Unveiled. The People’s Manifesto was so-called by the NDC presidential-aspirant John Mahama and his history-making, running mate Prof Naana Jane Opoku-Agyemang. In the tradition of presidential political manifestos, it was long, the roll-out late, and more than a few of us snoozed before it was over.
What caught my attention was naming it ‘The People’s Manifesto’. The move was a politically savvy one, but it of course then invited specific scrutiny regarding ‘the people’. Which people, and what did this manifesto promise them? Were those promises any different than what we had seen or heard before? Did their content suggest anything particularly innovative or forward-thinking, outside of the usual ‘youth need jobs’ ‘women matter’ and ‘the other party is failing’ narrative?
Suspend your party-political cynicism and frustration for the moment, and let’s examine this with some care as we seek some clarity.
Certainly, the call for sustainable jobs, and not simply the promise of jobs was an important focus. It spoke to – and recognized – the uncertainty, the devastation and the havoc wreaked by Aunty Coro who continues to force us to reimagine what an economy emerging from 2020 and a pandemic must look like.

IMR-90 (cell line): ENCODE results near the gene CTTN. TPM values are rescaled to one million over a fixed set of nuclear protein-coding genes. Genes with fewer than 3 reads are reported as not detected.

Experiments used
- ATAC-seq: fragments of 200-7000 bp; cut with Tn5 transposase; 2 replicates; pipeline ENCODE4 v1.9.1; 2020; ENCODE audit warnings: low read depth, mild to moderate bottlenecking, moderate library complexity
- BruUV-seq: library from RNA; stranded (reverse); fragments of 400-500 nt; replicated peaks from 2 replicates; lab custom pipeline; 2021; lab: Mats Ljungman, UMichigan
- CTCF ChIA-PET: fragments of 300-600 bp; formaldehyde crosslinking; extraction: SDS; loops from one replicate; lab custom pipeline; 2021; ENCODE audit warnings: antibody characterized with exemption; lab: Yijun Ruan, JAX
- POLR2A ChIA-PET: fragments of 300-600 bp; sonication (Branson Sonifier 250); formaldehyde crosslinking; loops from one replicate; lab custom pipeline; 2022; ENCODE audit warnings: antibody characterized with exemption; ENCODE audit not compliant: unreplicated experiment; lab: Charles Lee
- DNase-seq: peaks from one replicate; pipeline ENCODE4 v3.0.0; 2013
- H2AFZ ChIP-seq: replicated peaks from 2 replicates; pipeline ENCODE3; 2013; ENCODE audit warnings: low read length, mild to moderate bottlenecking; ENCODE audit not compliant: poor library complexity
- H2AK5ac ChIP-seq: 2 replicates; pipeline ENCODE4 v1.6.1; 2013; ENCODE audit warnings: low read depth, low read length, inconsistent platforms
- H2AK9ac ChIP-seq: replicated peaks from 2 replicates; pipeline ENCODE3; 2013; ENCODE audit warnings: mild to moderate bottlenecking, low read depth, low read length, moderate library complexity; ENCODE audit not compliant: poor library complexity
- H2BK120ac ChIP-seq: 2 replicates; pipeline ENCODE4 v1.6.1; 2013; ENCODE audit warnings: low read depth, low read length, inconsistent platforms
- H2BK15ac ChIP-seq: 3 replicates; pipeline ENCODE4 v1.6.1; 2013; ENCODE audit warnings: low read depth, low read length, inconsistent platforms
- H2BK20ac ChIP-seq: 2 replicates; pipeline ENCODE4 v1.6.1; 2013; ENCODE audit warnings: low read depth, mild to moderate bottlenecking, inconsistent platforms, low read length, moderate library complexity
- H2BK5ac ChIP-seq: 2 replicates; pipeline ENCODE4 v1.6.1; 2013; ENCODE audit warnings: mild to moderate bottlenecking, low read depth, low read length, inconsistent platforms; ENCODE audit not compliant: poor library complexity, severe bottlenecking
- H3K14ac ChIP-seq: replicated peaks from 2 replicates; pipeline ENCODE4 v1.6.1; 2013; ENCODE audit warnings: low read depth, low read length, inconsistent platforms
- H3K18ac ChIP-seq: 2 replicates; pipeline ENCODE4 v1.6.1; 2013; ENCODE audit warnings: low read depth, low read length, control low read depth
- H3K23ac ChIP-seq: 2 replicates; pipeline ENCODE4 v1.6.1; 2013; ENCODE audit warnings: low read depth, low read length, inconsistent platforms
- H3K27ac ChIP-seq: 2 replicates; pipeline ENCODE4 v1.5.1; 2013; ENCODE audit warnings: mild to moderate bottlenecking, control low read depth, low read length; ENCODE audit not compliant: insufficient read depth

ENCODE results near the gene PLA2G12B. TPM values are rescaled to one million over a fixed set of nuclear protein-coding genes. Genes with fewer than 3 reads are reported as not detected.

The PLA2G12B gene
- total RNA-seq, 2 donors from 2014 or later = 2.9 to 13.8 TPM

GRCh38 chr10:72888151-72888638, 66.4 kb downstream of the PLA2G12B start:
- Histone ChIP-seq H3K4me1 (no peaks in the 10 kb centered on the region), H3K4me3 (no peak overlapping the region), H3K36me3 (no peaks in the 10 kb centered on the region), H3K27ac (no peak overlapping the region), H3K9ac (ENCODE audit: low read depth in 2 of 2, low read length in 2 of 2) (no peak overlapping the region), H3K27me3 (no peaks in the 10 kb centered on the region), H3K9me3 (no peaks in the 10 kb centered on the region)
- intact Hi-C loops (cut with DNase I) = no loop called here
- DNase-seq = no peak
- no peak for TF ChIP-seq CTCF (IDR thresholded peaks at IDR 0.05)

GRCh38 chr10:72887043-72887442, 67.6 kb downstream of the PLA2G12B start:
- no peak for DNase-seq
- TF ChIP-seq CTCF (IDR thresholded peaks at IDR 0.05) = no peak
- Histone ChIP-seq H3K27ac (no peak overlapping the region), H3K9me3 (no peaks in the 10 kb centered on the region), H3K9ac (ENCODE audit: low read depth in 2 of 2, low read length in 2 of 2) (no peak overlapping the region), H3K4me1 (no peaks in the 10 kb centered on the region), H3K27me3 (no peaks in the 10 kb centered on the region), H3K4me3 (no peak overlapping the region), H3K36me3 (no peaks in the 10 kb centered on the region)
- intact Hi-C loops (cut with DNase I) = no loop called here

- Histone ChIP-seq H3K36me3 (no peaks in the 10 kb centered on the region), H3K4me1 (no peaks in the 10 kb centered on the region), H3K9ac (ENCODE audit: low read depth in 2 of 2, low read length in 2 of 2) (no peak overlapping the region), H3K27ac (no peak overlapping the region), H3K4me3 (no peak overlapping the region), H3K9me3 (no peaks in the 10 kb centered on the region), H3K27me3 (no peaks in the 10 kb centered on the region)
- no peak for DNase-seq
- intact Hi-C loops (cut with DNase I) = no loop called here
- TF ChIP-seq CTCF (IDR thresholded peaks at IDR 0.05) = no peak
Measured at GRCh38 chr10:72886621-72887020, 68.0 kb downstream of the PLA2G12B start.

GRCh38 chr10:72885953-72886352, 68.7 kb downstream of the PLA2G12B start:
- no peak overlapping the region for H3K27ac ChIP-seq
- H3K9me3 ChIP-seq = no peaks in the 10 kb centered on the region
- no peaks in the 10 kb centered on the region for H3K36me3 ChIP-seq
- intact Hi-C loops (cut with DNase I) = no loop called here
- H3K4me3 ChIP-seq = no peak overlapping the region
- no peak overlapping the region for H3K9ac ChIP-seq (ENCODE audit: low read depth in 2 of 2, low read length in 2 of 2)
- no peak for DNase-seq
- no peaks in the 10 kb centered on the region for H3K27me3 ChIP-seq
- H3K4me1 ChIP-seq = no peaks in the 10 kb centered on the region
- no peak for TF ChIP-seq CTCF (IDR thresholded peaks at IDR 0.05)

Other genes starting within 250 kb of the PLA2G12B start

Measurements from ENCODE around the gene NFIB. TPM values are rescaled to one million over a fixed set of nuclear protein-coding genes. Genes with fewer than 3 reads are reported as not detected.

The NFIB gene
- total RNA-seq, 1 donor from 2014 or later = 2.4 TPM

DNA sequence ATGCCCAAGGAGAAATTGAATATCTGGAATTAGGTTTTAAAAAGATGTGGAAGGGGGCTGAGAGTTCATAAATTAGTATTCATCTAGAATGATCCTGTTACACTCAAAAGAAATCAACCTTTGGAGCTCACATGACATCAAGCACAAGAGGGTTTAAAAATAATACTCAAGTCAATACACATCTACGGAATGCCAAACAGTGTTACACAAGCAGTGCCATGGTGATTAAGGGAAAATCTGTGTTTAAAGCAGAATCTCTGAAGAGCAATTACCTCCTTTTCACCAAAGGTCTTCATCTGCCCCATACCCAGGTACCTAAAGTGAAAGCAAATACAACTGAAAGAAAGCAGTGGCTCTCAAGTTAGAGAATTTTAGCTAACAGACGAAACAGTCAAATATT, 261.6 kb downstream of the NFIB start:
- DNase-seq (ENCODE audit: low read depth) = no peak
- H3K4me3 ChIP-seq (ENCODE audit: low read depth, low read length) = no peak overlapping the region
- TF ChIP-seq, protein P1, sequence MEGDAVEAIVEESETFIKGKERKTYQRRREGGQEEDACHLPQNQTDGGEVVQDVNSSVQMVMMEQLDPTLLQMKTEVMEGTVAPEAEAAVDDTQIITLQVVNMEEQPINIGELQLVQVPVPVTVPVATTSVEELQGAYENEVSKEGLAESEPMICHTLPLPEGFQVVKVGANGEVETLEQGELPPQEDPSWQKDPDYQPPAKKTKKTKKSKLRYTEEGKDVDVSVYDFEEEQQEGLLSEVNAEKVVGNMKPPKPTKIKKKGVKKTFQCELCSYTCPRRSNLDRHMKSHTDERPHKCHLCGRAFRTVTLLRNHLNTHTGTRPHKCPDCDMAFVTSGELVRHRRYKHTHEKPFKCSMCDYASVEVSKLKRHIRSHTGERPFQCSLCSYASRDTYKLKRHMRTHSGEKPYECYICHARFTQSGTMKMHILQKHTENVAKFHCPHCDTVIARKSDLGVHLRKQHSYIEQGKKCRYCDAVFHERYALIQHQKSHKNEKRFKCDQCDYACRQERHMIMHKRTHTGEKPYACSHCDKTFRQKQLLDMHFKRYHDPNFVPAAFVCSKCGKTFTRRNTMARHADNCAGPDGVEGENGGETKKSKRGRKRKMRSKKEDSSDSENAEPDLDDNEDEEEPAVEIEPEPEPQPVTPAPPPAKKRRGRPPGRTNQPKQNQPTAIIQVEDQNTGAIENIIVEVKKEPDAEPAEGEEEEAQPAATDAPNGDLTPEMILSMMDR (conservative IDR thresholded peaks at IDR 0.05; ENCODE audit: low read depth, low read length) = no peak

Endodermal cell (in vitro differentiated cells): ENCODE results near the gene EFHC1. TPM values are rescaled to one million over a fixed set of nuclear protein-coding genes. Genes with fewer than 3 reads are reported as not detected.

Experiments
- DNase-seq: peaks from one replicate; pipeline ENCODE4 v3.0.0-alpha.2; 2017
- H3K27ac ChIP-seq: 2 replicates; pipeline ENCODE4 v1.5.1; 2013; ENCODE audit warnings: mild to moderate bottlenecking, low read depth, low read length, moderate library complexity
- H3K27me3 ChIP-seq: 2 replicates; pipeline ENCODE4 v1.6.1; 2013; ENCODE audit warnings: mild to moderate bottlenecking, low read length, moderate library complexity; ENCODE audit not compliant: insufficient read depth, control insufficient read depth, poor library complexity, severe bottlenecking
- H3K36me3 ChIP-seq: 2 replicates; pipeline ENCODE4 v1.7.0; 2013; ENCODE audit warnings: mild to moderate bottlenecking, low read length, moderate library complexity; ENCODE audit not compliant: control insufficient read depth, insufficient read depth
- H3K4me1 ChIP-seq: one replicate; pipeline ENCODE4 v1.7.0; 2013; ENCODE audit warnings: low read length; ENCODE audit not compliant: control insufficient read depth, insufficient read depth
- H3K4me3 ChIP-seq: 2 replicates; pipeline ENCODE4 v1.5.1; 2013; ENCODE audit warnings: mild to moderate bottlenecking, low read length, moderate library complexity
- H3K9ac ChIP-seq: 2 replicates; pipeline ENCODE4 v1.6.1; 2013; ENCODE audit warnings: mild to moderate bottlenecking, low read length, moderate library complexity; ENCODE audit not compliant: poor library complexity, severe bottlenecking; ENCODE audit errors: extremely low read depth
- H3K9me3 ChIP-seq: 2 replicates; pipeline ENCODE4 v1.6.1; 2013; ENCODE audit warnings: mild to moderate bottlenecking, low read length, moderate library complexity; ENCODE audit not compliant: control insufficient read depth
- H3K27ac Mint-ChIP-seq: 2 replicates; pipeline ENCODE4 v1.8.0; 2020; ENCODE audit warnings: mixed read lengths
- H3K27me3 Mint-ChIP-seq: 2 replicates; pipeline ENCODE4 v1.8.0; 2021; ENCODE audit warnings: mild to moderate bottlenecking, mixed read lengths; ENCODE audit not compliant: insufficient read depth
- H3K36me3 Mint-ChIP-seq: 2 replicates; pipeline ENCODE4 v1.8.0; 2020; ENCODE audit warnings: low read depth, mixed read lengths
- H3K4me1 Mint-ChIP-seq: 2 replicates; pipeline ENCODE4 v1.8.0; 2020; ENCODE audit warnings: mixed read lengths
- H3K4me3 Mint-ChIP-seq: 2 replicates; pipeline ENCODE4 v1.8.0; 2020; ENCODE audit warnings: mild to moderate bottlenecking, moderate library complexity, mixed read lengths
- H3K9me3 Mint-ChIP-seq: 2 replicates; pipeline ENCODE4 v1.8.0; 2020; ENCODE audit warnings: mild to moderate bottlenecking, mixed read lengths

Digitization is long overdue. Not the occasional digital reality or opportunity, but an infrastructure where the digital rules and the manual retires. I don’t mean a full retirement, people matter, they always have, they always will and they are irreplaceable. This is about a necessary reckoning with Ghana’s bureaucracy. Right now, bureaucracy stifles progress, feeds incompetence and fattens mediocrity. It should not – it cannot – be allowed to stand.
The focus on youth is welcome, but traditional. While the NDC’s manifesto critiques what it claims are unsustainable jobs peddled in the NPP’s manifesto, its own claims must be viewed through the lens of failure – a failed return to presidential power. And, of course, John Mahama has already acknowledged mistakes and asked to be returned to rectify them.